ECB’s Panetta Says Digital Euro May Come With a Penalty Clause
(Bloomberg) -- European Central Bank Executive Board member Fabio Panetta said a digital euro might be the innovation that sees negative interest rates passed directly to consumers.
Speaking at an event on Wednesday, Panetta said officials keen to prevent bank runs could make the hoarding of digital central bank money unattractive by “penalizing remuneration” of holdings in excess of 3,000 euros.
The ECB is among the top global central banks looking into a digital currency. While any digital euro would be a breakthrough in technological innovation, there are concerns that consumers with the option of storing money directly with the monetary authority would drain their commercial bank accounts during a crisis, causing financial instability.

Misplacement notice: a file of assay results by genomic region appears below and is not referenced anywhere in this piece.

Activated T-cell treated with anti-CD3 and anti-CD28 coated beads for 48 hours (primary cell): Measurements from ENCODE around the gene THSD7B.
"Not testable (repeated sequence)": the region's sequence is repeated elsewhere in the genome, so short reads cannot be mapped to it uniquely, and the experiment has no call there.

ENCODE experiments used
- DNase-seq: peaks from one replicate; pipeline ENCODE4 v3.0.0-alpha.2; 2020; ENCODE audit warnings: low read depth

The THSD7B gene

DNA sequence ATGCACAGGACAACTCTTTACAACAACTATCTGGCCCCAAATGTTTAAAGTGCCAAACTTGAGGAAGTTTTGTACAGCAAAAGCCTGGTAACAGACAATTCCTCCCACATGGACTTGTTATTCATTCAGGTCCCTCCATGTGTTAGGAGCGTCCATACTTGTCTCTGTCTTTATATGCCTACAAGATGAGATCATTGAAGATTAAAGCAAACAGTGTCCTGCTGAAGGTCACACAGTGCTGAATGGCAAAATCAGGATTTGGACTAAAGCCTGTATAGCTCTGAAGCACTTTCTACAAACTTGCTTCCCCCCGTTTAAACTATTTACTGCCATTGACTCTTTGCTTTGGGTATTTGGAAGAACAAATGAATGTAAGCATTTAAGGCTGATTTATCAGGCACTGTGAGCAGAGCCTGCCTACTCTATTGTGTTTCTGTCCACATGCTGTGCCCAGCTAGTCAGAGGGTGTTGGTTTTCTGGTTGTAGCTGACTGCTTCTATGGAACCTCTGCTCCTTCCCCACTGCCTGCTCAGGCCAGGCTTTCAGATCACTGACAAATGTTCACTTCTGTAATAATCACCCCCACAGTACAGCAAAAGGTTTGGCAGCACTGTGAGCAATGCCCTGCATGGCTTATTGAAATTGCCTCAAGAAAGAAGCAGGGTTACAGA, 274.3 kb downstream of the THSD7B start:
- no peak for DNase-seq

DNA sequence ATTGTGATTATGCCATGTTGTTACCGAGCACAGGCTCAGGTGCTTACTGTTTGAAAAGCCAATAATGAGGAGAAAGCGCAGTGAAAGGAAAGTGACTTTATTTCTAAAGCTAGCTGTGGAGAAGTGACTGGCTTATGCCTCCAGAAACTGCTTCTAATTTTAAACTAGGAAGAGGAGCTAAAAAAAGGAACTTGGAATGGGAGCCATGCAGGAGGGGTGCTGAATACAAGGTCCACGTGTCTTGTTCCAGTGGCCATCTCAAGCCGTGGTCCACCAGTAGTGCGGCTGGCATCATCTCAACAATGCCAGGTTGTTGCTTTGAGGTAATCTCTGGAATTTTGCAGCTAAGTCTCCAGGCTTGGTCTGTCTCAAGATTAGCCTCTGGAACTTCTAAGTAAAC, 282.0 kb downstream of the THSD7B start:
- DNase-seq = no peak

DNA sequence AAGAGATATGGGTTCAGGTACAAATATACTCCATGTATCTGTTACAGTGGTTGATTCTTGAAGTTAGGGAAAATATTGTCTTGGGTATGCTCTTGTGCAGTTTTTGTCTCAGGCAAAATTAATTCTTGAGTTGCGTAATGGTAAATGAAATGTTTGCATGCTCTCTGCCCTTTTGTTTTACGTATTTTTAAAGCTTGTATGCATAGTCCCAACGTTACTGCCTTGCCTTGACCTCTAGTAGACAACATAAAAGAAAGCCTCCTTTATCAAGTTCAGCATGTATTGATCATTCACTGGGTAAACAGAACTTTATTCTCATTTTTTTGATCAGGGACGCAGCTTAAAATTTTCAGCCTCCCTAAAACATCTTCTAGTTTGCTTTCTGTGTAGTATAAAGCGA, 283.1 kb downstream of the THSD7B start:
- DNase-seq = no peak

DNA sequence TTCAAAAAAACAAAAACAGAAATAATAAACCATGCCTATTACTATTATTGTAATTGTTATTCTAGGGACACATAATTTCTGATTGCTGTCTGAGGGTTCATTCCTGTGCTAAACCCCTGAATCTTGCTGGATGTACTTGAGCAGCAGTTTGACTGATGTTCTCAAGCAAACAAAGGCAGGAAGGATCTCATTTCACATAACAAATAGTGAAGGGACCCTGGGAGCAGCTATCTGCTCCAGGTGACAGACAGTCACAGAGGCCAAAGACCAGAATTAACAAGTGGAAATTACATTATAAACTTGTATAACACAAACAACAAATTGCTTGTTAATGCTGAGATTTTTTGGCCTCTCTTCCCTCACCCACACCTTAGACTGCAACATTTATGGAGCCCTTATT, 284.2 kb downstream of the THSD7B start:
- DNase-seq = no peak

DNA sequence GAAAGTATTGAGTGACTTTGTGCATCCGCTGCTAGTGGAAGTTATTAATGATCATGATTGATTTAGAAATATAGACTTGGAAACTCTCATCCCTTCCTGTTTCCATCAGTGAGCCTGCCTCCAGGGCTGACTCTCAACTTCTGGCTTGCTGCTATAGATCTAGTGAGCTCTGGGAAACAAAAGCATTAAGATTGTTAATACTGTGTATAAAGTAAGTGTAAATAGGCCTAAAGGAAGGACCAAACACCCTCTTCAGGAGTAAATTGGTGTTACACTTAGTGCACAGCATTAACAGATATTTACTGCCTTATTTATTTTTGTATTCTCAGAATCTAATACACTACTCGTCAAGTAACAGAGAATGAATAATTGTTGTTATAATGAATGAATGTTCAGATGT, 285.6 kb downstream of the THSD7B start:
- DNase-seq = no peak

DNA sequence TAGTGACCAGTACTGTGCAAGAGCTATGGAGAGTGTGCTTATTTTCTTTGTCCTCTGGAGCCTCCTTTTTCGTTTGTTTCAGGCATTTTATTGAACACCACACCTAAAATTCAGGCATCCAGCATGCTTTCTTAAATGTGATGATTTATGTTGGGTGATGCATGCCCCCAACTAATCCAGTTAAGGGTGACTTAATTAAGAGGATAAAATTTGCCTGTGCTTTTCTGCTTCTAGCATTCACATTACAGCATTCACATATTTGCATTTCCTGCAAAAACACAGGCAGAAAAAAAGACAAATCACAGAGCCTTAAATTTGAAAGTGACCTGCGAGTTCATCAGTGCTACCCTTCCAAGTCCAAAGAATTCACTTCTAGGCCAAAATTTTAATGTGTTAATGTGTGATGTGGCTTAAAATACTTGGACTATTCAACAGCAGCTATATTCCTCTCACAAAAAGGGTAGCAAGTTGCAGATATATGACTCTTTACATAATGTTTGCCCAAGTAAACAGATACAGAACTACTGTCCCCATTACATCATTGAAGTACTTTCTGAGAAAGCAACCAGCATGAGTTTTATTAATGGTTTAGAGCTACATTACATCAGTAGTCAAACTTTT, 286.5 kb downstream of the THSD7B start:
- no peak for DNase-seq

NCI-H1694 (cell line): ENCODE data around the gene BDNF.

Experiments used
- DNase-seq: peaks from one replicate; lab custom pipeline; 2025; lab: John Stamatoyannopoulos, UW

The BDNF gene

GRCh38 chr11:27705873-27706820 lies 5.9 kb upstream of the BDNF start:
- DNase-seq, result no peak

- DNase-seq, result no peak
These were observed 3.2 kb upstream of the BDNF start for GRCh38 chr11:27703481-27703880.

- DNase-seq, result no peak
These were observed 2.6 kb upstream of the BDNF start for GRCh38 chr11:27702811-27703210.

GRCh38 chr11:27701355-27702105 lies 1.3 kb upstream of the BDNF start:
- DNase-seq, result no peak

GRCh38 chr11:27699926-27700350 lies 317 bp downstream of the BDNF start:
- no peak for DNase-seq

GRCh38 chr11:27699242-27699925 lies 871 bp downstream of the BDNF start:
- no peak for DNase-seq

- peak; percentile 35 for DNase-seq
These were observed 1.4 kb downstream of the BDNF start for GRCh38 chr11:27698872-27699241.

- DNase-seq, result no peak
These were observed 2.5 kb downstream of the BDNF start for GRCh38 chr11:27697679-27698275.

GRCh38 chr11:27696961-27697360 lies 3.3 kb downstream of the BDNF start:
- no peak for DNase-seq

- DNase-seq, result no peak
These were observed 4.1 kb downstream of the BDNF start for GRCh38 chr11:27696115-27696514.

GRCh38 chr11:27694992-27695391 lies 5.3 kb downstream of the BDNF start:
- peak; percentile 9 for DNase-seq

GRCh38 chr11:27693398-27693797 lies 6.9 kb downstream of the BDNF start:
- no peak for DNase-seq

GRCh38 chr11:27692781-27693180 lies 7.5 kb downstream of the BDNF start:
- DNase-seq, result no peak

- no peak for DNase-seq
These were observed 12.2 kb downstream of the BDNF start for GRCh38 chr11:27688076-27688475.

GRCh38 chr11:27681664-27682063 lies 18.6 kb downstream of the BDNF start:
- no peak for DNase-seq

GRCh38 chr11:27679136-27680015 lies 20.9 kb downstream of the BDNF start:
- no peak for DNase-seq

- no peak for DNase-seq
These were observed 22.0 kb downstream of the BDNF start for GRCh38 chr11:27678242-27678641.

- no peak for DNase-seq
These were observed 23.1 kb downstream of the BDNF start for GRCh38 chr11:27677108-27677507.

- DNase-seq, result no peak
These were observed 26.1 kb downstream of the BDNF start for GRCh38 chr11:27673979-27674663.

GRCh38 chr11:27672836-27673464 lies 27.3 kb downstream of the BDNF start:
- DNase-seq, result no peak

ECB President Christine Lagarde said at a separate event that a central bank digital currency could come in about 4 years. She was also dismissive of private digital currencies such as Bitcoin and said it’s probably “out of the question” that her institution would hold it.
Panetta said interest rates of -1% or -2% on a central bank digital currency probably wouldn’t be enough to thwart such runs during acute shocks. Any system would need “highly penalizing” tiered remuneration, he said.
So far, only the rate on the ECB’s deposit facility is negative, to discourage banks from holding on to excess liquidity and to stimulate lending. Few banks in the euro area have passed the charge on to consumer deposits, and any move to do so could provoke an outcry.
Yet Panetta acknowledged that using negative rates on a central bank digital currency could also backfire.
“For example, in times of crisis it could be necessary to adjust the remuneration of the digital currency, but this could signal that the central bank is anticipating financial tensions, leading to self-fulfilling instability,” he said.
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